This also offers additional space for an extra lens, side compartments, and other discreet storage space for accessories, which can be accessed quickly and easily.

The removable shoulder strap, top grab handle, and oversized belt loop make the Digital Holster 10 an incredibly versatile camera holster that can be easily carried in a range of ways.

It’s also durable and weather-resistant, with a slip-over rain cover that can be quickly pulled out to cover the holster when caught in heavy rain or snow, ensuring everything remains dry.

Photographers who aren’t using large professional cameras or telephoto lenses and who are looking for a versatile camera holster bag will find plenty to love about the Think Tank Digital Holster 10.

Ruggard Hunter 35 DSLR Holster Bag

  • Great value for money
  • Designed for additional optional pouches
  • Compact size
  • Waterproof construction 
  • The back panel is a little flimsy
  • Unsuitable for longer lens setups

The best camera holsters don’t have to break the bank, and the Ruggard Hunter 35 DSLR Holster Bag offers great value for money without skimping on the essential features needed to perform the task properly.

It comes with the standard features expected from a basic camera bag, including a removable shoulder strap and a belt loop, with additional pockets to store spare memory cards, batteries, and other miscellaneous items.

Build quality is exceptional considering the price, with the bag’s construction combining a water-repellent exterior with a smooth polyester lining to prevent your lens from getting scratched.

In addition to the central storage section for a camera and lens, there’s a mesh side pocket alongside two side loops where you can add additional pouches that allow for multiple combinations of use.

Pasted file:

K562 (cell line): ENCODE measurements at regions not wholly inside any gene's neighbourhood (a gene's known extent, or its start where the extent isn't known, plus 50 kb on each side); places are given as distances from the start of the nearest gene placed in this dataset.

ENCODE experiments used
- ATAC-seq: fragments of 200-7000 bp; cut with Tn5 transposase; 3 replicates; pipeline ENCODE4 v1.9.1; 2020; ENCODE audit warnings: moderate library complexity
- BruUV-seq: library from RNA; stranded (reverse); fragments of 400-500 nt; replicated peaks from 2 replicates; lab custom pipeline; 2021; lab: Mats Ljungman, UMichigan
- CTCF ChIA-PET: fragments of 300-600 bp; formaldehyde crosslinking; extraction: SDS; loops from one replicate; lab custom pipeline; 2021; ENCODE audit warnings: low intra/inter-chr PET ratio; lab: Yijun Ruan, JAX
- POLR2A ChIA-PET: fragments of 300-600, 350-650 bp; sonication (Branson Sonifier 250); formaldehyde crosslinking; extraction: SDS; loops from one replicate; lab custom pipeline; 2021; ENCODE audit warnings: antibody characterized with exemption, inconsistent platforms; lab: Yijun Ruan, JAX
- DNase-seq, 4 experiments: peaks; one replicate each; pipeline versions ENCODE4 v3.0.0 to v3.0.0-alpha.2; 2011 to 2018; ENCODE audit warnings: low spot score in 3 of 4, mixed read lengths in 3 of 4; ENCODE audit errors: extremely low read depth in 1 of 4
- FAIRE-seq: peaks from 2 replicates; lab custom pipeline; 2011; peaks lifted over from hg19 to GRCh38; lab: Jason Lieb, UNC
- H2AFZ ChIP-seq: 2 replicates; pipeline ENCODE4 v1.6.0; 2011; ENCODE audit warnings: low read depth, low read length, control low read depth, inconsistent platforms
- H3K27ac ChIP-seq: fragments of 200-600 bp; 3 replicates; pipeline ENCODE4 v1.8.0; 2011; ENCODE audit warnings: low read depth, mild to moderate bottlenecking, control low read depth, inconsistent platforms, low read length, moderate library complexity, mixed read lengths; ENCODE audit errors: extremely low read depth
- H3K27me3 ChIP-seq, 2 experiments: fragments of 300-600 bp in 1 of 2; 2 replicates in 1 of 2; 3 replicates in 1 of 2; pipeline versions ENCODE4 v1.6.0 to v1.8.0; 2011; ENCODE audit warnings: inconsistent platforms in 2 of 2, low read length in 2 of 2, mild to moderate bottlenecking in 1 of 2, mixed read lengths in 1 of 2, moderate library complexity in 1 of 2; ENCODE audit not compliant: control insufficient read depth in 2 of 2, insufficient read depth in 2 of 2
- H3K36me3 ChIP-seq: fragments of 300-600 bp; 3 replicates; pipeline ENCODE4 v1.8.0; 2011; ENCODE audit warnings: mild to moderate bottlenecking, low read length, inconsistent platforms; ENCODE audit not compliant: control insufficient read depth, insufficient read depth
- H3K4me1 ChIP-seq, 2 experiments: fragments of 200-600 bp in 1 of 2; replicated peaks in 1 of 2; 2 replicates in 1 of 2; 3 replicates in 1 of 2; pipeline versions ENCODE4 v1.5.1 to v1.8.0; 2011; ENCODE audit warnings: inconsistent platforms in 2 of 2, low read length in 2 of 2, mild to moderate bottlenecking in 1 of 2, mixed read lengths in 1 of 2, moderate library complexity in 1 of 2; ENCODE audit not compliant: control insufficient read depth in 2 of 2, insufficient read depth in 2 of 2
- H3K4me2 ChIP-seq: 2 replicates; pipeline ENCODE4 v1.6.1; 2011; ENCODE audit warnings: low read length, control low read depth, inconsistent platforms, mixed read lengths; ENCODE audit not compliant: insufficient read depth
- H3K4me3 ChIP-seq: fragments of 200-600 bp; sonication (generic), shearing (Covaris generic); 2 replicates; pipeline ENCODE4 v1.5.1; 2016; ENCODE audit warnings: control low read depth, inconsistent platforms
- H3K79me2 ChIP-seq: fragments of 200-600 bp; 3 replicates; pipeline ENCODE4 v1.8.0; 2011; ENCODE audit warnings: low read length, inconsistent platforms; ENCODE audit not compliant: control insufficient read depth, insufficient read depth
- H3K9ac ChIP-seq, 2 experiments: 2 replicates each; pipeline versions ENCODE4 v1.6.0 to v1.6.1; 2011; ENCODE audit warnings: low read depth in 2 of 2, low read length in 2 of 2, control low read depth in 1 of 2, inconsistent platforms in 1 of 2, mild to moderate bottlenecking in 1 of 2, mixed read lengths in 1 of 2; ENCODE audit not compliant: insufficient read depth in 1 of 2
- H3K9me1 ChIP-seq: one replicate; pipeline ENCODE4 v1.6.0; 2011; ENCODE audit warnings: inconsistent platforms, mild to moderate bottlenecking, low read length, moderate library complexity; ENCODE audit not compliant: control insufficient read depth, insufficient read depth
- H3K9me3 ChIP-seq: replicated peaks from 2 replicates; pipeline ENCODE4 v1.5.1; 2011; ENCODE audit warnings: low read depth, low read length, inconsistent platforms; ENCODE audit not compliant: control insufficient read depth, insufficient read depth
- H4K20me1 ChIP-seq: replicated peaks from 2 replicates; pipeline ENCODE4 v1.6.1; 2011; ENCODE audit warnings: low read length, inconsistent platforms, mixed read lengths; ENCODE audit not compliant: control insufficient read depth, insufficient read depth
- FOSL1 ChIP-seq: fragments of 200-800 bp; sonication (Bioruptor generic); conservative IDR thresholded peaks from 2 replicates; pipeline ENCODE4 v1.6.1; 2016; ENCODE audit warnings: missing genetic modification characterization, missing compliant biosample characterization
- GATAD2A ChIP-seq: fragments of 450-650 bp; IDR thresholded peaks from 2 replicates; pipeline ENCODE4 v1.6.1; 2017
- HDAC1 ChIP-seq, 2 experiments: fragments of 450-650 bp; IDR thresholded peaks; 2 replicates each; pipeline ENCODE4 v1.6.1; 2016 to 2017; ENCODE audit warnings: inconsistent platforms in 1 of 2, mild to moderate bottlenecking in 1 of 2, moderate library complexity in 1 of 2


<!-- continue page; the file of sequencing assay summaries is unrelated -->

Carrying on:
The Rugged Hunter 35 DSLR Holster Bag also meets the FAA and airline carry-on specifications, so you don’t have to stow it in the hold and risk damage when traveling internationally.

While the camera holster bag may be on the small side for some camera and lens combinations, Rugged manufacture their DSLR holster bags in a range of sizes, catering to photographers who use larger zoom lenses.

With its versatile selection of pockets and pouches that allow for a great degree of customisation, the Ruggard Hunter 35 DSLR Holster Bag is a great entry-level camera bag for hobbyist photographers.

Spider Camera Holster System V2

  • Packed with security features
  • Suitable for larger, heavier lenses
  • It can be used for two  cameras
  • Easily adjustable
  • It doesn’t include any cover
  • Quite expensive

In some shooting circumstances, opening up a camera bag and removing the camera can make the difference between capturing a great shot, so something with faster access is required.

The Spider Camera Holster System V2 rectifies this lag by taking away the bag and mounting the camera directly on the user’s hip in the style of a utility belt, making it the perfect choice for event and wedding photographers.

The simple yet effective camera belt holster system makes this so much fun to use. The additional holster allows for a second DKLR and lens setup, opening up greater versatility for potential shots.


Image: Athol Hill

Setting up the Spider Camera Holster System V2 is easy, with the camera attached to the belt via tripod mount on your camera and a sliding adjustable waist pad to ensure comfort and support.

Despite its modest size, it’s suitable for housing cameras with larger and heavier lenses, with the option to upgrade the rig to allow for a second camera or other lenses and accessories.

While the belt holster system doesn’t feature a cover, event and wedding photographers shooting primarily indoors will find this a fair compromise, given the absence of a cover means one less thing to get in the way when unholstering.